By Fred Nickols
The April 2017 cover of TD Magazine has a box announcing, “The Blueprint for Turning Around Negative Performance.” Eager to see what this blueprint might look like I quickly turned to the piece in question. It is an understatement to say I was disappointed. The so-called blueprint for turning around negative performance turns out to be a prescription for providing negative feedback.
The actual title of the piece is “Use Feedback Scripts to Inspire Behavioral Change.” The premise is that leaders need a script in order to make their negative feedback useful. “Aye,” wrote the bard, “there’s the rub.”
Let’s face it, so-called “negative feedback” isn’t feedback at all; it is criticism. At best, it does no harm; at worst, it alienates and demotivates employees, and I believe the latter happens far more frequently than the former.
What gives rise to these negative feedback sessions? For the most part, they seem to tie to unmet expectations. A manager witnesses an employee doing something and the manager wants the employee to stop doing that or start doing something different. The problem is this: the expectation behind the manager’s judgment was never made clear to the employee in the first place. Worse, the employee becomes aware of this previously unknown expectation when the manager calls the employee in for a sit-down and promptly proceeds to criticize the employee — all under the heading of “providing feedback.”
Feedback isn’t between you and me; it’s between my goals and what I see. In other words, feedback is information about actual conditions or circumstances that can be compared with desired conditions or circumstances. Expectations qualify as desired circumstances — if they’re made clear to the person in question and if that person accepts them as legitimate and worthwhile. If not, they are no more than the boss’s druthers and not likely to have much impact on behavior or performance. (Yes, Virginia, there is a difference between behavior and performance.)
Moreover, if expectations are clear, if they are applicable, and if they are realistic, there is no need for the boss or anyone else to provide feedback — the employee can tell whether or not he or she is meeting them. Here’s another key point about feedback: in order for feedback to affect a person’s behavior, that person must be able to obtain the necessary information about actual conditions or circumstances without having to be informed about them by someone else. If not, the feedback isn’t really feedback; it’s simply information being relayed from some other source.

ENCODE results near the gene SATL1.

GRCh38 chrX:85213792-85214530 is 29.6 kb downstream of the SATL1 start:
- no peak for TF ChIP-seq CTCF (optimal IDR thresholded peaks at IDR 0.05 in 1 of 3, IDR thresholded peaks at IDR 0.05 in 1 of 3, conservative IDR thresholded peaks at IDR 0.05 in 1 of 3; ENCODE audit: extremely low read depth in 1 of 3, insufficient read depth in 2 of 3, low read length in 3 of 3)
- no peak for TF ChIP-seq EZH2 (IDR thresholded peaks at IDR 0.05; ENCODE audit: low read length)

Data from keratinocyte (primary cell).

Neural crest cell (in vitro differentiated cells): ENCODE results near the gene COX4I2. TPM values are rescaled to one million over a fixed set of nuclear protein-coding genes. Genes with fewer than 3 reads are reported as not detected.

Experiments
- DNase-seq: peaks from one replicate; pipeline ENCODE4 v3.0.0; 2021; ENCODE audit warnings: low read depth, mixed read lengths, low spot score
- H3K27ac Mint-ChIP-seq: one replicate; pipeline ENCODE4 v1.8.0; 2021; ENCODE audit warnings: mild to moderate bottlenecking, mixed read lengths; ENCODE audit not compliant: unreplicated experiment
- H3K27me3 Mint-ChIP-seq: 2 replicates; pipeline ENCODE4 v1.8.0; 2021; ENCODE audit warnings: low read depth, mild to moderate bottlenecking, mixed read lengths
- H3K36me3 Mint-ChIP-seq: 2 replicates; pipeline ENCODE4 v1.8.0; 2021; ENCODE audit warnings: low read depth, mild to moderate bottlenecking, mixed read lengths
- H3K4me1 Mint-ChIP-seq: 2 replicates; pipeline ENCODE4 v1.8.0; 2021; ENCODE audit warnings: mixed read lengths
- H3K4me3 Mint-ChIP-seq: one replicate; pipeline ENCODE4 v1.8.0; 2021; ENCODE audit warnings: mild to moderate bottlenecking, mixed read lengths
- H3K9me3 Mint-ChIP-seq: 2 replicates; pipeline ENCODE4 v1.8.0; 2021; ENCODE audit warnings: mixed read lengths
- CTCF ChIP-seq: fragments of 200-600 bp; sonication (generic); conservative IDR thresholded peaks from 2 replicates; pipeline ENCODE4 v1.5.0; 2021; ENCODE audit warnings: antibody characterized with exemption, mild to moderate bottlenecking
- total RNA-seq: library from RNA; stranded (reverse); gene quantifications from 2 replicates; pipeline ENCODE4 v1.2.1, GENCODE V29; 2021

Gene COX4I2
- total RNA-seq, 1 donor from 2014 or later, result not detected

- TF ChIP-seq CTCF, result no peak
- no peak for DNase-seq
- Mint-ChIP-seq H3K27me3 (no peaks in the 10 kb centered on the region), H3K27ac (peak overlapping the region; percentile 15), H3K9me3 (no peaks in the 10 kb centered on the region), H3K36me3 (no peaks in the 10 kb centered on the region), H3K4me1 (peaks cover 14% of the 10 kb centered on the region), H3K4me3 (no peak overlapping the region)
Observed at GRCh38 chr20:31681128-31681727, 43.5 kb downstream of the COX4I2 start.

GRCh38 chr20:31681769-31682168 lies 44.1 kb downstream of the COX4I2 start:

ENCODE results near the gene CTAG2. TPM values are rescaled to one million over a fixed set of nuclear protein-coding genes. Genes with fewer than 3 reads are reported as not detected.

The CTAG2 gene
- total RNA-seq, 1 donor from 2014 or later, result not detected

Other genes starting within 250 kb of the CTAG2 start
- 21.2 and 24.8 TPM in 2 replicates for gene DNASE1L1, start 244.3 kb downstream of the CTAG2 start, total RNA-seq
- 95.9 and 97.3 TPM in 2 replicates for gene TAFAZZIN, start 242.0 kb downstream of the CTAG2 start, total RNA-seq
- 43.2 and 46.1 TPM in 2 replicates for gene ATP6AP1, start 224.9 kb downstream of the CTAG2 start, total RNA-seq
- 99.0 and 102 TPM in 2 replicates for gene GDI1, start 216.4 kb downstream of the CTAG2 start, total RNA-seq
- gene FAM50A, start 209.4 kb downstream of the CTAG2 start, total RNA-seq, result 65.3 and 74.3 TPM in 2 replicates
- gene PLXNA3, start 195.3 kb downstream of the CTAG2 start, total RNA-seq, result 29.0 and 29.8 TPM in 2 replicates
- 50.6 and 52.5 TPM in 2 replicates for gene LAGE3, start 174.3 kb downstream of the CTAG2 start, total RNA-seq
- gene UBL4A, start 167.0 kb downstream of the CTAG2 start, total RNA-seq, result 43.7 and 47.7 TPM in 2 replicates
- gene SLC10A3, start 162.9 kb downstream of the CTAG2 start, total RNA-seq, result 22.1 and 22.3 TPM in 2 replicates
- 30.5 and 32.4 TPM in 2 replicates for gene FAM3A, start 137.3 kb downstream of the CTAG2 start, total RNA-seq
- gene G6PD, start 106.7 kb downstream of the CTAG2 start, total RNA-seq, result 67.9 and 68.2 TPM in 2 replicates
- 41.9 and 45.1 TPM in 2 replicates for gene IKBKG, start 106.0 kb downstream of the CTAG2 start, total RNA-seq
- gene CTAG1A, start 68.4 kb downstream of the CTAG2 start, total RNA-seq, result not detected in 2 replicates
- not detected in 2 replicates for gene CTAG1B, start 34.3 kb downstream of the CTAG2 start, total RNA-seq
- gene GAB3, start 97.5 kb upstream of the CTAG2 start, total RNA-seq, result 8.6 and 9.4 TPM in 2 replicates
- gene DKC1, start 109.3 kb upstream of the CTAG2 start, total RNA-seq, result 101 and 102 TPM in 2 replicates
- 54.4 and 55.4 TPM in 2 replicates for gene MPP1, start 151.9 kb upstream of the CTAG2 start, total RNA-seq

So, here’s my call to action: Let’s all stop trying to disguise criticism as feedback. It isn’t. Frankly, if we worked as hard to enable true feedback as we do to enable criticism masquerading as feedback, behavior and performance would improve.
For further reading on the distinction between true feedback and so-called feedback, see my paper titled “Feedback about Feedback,” which is a lightly edited version of an article that first appeared in Human Resource Development Quarterly. It is available on the web at http://www.nickols.us/feedback.pdf.
About the Author
Fred Nickols, CPT, is a knowledge worker, writer, consultant, and former executive who spent 20 years in the U.S. Navy, retiring as a decorated chief petty officer. In the private sector, he worked as a consultant and then held executive positions with two former clients. Currently, Fred is the managing partner of Distance Learning LLC. His website is home to the award-winning Knowledge Workers’ Tool Room and more than 200 free articles, book chapters, and papers. Fred is a longtime member of ISPI and writes this monthly column for PerformanceXpress.